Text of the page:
Joint motion for a resolution - RC-B7-0271/2010Joint motion for a resolution

JOINT MOTION FOR A RESOLUTION on religious freedom in Pakistan


pursuant to Rule 122(5) of the Rules of Procedure
replacing the motions by the following groups:
ALDE (B7‑0271/2010)
EFD (B7‑0272)
ECR (B7‑0273/2010)
PPE (B7‑0274/2010)
S&D (B7‑0275/2010)
Verts/ALE (B7‑0276/2010)

Eija-Riitta Korhola, Mario Mauro, Filip Kaczmarek, Cristian Dan Preda, Bernd Posselt, Tunne Kelam, Anna Záborská, Monica Luisa Macovei, Elena Băsescu, Sari Essayah, Laima Liucija Andrikienė, Lena Kolarska-Bobińska, László Tőkés, Tadeusz Zwiefka, Martin Kastler, Thomas Mann, on behalf of the PPE Group
Véronique De Keyser, Adrian Severin, Hannes Swoboda, Lidia Joanna Geringer de Oedenberg, Richard Howitt, on behalf of the S&D Group
Niccolò Rinaldi, Marietje Schaake, Anneli Jäätteenmäki, Ramon Tremosa i Balcells, Marielle De Sarnez, Kristiina Ojuland, on behalf of the ALDE Group
Jean Lambert, Nicole Kiil-Nielsen, on behalf of the Verts/ALE Group
Charles Tannock, Michał Tomasz Kamiński, Adam Bielan, Tomasz Piotr Poręba, Peter van Dalen, Ryszard Antoni Legutko, on behalf of the ECR Group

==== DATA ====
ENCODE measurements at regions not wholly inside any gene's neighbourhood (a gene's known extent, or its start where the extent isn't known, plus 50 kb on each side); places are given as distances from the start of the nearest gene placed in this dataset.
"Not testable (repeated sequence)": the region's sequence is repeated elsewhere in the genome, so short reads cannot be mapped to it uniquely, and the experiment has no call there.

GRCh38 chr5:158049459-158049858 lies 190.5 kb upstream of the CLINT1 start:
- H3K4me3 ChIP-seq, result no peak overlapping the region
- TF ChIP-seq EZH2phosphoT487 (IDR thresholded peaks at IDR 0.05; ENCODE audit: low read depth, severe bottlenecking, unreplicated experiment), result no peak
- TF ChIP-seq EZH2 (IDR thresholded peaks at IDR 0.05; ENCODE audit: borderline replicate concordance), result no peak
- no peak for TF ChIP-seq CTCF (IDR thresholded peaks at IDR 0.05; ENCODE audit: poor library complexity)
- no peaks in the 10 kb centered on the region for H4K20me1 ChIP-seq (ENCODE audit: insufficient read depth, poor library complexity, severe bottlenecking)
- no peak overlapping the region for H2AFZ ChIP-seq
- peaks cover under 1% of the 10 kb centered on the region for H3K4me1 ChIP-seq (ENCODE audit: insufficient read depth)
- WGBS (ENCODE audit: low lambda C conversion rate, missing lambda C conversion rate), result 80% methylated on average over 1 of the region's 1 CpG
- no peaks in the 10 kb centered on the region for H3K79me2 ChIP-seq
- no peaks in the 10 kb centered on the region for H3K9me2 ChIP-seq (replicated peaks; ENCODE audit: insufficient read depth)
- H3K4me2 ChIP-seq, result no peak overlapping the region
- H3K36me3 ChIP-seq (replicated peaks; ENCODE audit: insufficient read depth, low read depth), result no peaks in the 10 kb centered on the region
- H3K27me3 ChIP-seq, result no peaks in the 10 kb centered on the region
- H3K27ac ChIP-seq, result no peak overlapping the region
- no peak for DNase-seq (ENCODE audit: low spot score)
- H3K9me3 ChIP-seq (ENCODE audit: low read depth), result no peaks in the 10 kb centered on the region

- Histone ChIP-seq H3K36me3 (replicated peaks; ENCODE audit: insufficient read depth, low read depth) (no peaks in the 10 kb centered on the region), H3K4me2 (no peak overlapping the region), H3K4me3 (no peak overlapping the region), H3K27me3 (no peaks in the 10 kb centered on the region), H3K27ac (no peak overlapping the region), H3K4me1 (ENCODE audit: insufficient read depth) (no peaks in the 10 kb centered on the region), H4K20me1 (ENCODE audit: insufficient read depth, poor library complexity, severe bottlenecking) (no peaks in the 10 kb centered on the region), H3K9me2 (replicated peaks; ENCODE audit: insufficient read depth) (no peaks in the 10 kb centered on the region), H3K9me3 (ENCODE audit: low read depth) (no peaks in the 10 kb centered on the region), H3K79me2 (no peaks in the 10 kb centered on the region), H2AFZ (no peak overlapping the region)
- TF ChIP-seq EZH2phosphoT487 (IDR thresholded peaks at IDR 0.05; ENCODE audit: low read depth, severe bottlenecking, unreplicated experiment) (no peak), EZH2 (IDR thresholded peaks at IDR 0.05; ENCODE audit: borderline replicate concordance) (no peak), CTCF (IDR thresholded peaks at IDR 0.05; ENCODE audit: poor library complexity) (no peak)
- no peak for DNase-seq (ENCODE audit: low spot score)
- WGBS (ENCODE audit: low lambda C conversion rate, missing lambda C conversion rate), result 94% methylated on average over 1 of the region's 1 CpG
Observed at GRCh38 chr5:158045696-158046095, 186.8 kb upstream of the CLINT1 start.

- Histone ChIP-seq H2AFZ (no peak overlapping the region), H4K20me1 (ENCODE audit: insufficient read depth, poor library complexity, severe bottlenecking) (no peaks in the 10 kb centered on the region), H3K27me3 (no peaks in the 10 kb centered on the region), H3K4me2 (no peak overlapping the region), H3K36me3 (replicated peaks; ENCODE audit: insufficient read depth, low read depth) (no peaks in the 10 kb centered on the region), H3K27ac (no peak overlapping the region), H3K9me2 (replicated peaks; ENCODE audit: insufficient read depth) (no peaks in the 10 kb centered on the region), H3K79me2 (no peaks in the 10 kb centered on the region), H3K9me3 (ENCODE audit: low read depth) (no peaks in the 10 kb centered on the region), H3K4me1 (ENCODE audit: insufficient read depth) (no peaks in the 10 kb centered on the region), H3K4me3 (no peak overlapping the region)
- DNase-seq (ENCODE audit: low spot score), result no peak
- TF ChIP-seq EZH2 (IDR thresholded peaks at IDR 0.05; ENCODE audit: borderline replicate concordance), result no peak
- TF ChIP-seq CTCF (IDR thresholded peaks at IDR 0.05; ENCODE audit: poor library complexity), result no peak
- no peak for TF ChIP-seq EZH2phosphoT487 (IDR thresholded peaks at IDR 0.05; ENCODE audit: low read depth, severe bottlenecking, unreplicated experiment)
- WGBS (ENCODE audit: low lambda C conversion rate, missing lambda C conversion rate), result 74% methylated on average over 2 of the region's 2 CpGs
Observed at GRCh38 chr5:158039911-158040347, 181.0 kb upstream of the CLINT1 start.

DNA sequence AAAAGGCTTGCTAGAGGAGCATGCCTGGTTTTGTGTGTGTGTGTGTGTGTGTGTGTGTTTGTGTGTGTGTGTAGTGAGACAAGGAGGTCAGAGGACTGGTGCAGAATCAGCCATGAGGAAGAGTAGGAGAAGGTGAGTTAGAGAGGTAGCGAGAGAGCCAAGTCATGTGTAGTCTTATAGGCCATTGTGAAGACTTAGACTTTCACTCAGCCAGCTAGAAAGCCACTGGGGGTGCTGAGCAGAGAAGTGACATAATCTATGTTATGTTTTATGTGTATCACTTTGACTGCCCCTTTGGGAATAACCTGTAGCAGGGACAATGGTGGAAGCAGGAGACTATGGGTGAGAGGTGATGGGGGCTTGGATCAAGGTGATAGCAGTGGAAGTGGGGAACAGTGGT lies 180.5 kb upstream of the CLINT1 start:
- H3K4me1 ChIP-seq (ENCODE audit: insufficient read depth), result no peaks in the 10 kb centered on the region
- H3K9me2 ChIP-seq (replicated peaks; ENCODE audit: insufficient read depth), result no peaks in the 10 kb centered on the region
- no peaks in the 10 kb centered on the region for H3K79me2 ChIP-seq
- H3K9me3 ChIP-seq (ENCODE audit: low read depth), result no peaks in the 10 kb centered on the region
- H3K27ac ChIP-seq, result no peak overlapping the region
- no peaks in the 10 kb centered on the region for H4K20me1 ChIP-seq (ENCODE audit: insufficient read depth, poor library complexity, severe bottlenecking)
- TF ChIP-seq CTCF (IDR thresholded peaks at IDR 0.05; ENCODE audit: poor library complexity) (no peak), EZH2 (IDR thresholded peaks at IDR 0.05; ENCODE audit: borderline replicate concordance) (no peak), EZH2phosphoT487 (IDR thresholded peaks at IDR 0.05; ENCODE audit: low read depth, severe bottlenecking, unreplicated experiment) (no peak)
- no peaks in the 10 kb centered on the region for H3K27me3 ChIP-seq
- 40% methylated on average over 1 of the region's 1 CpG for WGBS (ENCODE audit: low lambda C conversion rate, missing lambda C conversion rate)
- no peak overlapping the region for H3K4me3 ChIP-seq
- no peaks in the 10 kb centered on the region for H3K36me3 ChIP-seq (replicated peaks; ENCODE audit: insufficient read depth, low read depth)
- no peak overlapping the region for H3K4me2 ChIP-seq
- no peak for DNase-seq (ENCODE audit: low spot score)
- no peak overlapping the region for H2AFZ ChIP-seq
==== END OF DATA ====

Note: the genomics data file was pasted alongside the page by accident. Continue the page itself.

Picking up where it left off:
Fiorello Provera, Oreste Rossi, on behalf of the EFD Group

Procedure : 2010/2663(RSP)
Document stages in plenary
Document selected :  

European Parliament resolution on religious freedom in Pakistan

The European Parliament,

–   having regard its previous resolutions on human rights and democracy in Pakistan, in particular those of 12 July[1], 25 October[2] and 15 November 2007[3],

–   having regard to the Council conclusions adopted on 16 November 2009 on freedom of religion or belief, in which it underlines the strategic importance of this freedom and of countering religious intolerance,

–   having regard to the EU-Pakistan Joint Statement of 17 June 2009, in which both sides underlined the importance of an integrated long-term strategy including social and economic development and the rule of law, as well as acknowledging the significance of non-military means in countering terrorism,

–   in anticipation of the second EU-Pakistan Summit on 4 June 2010,

–   having regard to the resolution on ‘Combating Defamation of Religions’ adopted by a narrow majority in the UN Human Rights Council on 25 March, which is proposed annually by Pakistan on behalf of the Organisation of the Islamic Conference (OIC),

–   having regard to the statement of 4 April 2010 by EU High Representative Catherine Ashton on attacks in Pakistan, as well as that of 20 April 2010 on the adoption of the 18th Constitutional Amendment,

–   having regard to Article 18 of the 1948 Universal Declaration of Human Rights (UDHR),

–   having regard to the 1981 UN Declaration on the Elimination of All Forms of Intolerance and of Discrimination based on Religion and Belief,

–   having regard to Rule 122(5) of its Rules of Procedure,

A. whereas Article 3(5) of the Treaty on European Union states that the promotion of democracy and respect for human rights and civil liberties are fundamental principles and aims of the European Union and constitute common ground for its relations with third countries,